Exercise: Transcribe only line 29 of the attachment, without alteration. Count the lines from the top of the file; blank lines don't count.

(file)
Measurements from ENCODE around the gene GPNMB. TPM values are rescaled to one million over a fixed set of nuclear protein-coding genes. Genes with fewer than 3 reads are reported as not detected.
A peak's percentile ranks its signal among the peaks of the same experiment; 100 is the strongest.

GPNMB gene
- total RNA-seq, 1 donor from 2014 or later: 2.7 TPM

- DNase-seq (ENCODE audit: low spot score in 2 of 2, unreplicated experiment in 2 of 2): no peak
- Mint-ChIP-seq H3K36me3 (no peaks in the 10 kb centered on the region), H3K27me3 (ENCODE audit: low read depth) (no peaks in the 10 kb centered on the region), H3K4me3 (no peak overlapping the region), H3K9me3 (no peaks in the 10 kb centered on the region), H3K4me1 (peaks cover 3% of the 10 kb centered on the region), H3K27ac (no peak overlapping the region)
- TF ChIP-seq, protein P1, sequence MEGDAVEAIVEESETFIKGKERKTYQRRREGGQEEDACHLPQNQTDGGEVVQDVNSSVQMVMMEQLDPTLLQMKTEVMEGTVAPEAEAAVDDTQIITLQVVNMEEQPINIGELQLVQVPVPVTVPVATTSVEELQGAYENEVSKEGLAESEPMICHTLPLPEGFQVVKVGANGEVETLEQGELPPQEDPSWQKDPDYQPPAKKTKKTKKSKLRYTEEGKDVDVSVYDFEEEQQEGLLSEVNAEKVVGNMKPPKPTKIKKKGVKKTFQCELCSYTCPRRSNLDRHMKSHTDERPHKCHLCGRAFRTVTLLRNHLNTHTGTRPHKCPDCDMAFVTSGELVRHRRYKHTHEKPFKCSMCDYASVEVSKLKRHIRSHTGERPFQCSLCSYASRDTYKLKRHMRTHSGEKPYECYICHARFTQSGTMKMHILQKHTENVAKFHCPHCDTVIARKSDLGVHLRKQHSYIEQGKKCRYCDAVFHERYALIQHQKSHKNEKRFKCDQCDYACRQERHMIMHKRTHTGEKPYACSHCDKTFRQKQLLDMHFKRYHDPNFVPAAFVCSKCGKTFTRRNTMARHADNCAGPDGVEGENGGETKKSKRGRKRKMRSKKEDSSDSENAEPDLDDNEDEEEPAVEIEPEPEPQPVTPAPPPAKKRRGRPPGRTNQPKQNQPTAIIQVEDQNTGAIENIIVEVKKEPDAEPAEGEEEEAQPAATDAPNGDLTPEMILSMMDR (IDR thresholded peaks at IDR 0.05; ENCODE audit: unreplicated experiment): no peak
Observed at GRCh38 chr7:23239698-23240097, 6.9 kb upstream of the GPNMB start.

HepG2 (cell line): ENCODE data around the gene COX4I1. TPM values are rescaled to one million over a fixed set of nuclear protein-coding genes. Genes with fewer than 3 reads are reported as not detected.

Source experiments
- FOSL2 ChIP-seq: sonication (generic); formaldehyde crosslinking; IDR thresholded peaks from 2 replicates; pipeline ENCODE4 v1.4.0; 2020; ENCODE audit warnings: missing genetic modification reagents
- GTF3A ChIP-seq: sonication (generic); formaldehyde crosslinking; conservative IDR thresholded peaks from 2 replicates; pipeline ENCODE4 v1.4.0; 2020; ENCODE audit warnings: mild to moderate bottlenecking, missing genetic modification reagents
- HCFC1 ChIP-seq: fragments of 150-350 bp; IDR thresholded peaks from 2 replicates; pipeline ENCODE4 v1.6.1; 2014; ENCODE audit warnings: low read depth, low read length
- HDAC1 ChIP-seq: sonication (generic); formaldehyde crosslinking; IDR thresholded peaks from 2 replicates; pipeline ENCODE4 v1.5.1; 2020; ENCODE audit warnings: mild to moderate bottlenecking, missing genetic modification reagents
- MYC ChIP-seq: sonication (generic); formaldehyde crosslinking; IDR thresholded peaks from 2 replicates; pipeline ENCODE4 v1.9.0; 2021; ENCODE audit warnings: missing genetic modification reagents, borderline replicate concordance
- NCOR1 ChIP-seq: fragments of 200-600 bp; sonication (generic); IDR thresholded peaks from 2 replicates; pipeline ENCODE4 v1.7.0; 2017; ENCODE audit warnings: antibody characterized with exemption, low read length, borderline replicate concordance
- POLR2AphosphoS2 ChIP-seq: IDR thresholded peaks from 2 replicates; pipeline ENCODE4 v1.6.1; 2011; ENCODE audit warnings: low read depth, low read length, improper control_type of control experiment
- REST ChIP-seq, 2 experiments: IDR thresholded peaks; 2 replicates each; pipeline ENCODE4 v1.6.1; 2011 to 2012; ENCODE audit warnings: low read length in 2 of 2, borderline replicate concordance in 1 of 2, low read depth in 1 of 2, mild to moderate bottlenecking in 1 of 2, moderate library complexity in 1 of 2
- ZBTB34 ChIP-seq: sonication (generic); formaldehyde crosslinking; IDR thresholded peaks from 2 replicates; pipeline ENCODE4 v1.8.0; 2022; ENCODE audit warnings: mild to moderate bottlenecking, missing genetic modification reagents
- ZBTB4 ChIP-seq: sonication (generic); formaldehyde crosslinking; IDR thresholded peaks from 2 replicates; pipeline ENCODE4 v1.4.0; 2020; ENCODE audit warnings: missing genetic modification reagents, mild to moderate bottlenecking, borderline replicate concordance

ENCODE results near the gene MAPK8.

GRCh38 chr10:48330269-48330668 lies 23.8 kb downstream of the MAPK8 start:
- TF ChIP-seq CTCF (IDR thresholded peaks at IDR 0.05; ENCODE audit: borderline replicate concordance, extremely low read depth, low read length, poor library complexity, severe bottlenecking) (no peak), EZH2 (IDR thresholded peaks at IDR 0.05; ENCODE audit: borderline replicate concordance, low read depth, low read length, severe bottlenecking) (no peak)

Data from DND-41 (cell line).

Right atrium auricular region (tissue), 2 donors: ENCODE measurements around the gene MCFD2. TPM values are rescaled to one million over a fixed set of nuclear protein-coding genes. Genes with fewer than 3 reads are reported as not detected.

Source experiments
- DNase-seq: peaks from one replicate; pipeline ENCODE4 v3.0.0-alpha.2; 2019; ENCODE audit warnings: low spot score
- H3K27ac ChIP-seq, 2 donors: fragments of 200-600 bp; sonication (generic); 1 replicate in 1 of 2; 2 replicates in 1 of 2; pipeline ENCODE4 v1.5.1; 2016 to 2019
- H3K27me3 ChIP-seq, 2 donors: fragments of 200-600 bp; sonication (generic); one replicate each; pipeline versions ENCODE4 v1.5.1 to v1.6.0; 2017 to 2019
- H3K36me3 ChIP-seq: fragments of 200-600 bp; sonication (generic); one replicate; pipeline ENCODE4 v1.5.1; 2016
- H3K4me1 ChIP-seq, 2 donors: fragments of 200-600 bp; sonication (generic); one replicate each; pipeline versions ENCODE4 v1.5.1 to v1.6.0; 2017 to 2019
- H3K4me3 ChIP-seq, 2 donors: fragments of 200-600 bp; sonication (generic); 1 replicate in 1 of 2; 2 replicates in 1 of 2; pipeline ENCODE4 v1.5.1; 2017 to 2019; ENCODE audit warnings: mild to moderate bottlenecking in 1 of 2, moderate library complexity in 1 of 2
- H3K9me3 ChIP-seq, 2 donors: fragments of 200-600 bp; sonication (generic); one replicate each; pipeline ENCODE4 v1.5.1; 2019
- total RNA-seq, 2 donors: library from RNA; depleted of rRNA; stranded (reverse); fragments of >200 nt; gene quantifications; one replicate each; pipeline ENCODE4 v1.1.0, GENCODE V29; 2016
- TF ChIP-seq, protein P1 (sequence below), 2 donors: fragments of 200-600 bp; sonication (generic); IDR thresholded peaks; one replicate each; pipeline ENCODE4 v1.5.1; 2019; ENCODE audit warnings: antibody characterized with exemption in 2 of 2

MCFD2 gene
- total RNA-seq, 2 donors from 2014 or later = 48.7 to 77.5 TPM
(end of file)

- H3K27me3 ChIP-seq, 2 donors: fragments of 200-600 bp; sonication (generic); one replicate each; pipeline versions ENCODE4 v1.5.1 to v1.6.0; 2017 to 2019